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The 2013 French White Paper on Defence and National Security is the most recent defence reform of the French Armed Forces and the fourth ever defence white paper in French history. It was released on the 29th April 2013.[1] The white paper reaffirmed France's commitment to NATO, the security of the European Union as well as its enhanced defence-relationship with the United Kingdom after the Lancaster House treaties on defence and security co-operation.

Summary[edit | edit source]

  • Additional cuts of 24,000 personnel on top of the 54,000 already cut in the 2008 French White Paper on Defence and National Security.
  • Core defence budget frozen at 31.4 billion euros and reduced to 1.5% of GDP. However the defence budget will continue to remain the third largest in NATO after the USA and UK.
  • A "Joint Reaction Force" of 2,300 personnel maintained a high readiness and the ability to deploy up-to 15,000 troops in a single overseas deployment.
  • Particular emphasis on developing intelligence gathering capabilities, cyber warfare, the strengthening of special forces and the purchase of drones UAVs.[2]
  • Number of ships, helicopters, transport aircraft and tanks to be reduced.[3]

Number of Leclerc MBTs to be reduced.

French Army[edit | edit source]

  • Reduction in personnel to the "operational force" of the army from 88,000 troops to 66,000.
  • The French Army will restructure to 7 Brigades; 2 heavy, 3 medium and 2 light role.
  • A reduction of 50 Leclerc main battle tanks to an operational fleet of 200.
  • 80 attack helicopters, 115 support helicopters, 40 reconnaissance helicopters.
  • Purchase of 30 "tactical" UAVs, most likely the British Watchkeeper WK450.

French Navy[edit | edit source]

  • The possibility of a new aircraft carrier has been officially abandoned.
  • The possibility of a 4th Mistral-class amphibious assault ship has been officially abandoned.
  • The 5 La Fayette-class light frigates which were re-classified as "1st rank frigates" in the 2008 white paper will be upgraded with a sonar.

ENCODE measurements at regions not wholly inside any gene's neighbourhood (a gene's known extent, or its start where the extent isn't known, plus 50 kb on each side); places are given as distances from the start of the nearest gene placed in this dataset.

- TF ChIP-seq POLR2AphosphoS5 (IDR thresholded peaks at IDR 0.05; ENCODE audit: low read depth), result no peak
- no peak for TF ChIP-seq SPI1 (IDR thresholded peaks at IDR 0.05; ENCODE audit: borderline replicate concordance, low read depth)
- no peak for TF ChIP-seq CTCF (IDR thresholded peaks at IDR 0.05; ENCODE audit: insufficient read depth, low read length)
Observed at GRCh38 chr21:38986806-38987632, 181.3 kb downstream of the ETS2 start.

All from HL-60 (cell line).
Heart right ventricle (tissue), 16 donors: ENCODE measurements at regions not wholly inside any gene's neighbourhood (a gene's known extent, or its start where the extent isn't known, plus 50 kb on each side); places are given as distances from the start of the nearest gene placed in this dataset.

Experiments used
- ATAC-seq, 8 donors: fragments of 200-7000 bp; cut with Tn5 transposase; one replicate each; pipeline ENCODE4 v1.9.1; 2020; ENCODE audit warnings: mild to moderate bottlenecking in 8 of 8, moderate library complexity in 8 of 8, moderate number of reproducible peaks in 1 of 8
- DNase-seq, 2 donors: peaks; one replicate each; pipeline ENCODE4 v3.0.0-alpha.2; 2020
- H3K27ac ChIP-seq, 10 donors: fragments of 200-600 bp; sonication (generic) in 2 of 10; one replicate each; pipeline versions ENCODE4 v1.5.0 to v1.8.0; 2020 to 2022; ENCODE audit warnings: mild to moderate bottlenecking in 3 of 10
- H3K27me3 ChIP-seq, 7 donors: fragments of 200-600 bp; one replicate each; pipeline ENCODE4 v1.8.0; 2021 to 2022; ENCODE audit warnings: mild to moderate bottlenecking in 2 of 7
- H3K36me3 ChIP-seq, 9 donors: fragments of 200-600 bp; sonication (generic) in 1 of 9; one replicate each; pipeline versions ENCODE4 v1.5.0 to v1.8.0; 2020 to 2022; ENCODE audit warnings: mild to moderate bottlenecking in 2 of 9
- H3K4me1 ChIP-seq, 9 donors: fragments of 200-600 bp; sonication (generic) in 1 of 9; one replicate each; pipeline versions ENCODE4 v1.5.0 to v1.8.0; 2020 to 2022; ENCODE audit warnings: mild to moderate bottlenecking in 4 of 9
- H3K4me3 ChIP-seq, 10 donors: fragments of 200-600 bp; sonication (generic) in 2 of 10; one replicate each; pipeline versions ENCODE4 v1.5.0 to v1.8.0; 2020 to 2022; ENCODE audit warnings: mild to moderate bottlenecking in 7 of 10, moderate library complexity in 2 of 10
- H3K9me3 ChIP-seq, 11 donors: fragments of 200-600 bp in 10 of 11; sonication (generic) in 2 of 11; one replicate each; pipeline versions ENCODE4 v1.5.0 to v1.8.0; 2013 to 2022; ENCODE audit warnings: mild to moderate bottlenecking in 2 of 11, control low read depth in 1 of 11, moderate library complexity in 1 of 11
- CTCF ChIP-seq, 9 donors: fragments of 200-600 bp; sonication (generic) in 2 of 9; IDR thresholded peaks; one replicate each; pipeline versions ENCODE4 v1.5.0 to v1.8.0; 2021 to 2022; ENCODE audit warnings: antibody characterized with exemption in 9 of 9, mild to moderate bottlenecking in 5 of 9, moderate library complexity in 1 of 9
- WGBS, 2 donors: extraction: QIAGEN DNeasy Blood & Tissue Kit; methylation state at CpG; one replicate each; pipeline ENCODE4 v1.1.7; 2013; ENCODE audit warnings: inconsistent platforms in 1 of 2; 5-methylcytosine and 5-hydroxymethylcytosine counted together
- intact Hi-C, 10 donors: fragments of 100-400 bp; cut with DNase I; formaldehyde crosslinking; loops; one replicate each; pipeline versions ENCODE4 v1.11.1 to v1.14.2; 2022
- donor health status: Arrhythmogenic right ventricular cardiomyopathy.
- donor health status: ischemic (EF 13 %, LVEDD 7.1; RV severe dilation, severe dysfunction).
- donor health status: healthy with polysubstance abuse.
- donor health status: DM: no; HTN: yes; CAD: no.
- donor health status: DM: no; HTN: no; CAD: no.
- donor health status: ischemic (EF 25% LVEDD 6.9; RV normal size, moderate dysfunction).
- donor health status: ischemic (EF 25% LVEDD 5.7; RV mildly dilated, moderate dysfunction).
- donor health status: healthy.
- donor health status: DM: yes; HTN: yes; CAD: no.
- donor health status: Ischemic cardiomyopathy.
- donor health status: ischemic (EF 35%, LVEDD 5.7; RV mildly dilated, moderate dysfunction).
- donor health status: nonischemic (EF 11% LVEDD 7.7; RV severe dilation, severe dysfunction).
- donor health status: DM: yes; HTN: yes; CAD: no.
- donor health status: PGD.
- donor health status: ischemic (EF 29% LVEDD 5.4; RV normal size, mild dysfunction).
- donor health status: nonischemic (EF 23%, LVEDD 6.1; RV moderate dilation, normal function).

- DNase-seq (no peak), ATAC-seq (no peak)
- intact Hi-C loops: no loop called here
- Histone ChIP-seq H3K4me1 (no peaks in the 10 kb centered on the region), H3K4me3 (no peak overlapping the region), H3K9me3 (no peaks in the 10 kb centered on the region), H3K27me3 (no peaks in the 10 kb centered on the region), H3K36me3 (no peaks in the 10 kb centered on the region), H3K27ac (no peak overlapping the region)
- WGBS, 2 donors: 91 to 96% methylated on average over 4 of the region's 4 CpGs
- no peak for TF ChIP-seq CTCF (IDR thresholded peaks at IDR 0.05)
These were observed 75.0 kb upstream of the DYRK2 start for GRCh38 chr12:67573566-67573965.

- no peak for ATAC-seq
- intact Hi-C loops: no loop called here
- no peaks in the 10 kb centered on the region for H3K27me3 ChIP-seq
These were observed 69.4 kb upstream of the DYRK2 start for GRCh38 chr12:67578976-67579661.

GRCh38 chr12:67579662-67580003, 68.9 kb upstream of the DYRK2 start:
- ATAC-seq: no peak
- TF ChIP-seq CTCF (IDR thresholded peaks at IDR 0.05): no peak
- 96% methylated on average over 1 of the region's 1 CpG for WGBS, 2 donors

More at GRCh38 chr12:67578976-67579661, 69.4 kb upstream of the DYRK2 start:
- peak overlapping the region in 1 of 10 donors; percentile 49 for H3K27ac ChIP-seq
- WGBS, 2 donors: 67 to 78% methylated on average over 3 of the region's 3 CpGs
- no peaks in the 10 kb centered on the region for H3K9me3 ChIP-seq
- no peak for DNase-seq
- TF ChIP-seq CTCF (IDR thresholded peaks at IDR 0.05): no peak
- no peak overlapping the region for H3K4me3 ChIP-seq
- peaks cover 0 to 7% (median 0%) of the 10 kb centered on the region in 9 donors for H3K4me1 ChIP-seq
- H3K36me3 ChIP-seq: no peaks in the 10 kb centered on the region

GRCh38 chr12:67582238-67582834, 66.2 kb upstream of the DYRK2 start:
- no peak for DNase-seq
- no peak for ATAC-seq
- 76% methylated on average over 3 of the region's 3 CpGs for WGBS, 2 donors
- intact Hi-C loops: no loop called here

• A reduction in the number of "1st rank frigates" from 18 to 15. The figure of 15 includes "less powerful combatants" such as the La Fayette-class.
  • Expected deliveries of FREMM multipurpose frigates to the French Navy reduced from 11 to 8.
  • The two Horizon-class frigates will be the two primary air-defence frigates in service with the Navy when the ageing Cassard-class are decommissioned. However the possibility remains that out of the 8 FREMM destined for the French Navy, 2 could be configured with enhanced air-defence capabilities (I.e the FREDA derivative).
  • 6 light surveillance frigates to remain in service (the Floréal-class).
  • A total of 15 offshore patrol vessels.
  • The construction of 6 Barracuda-class submarines.
  • The last of the Foudre class landing platform docks (L9012 Siroco) to be decommissioned.
  • The white paper asserted that a naval task group would require "collaboration" with the Royal Navy to sustain operations. Bringing the Lancaster House treaties into practice.

French Air Force[edit | edit source]

  • The air force and navy will operate no more than 225 fast-jet combat aircraft (reduced from 300) consisting of; Dassault Rafale multi-role fighters and modernised Mirage 2000-D strike aircraft.
  • The number of expected Dassault Rafale orders will be reduced.
  • Ability to deploy up to 40 fast-jet combat aircraft in an over seas conflict.
  • 4 air force and 3 navy AEW&C systems.
  • A fleet of refueling tanker and transports aircraft comprising; 12 Airbus A330 refueling tankers (reduced from 14) and 50 tactical transport aircraft (reduced from 70).

See also[edit | edit source]

References[edit | edit source]

External links[edit | edit source]

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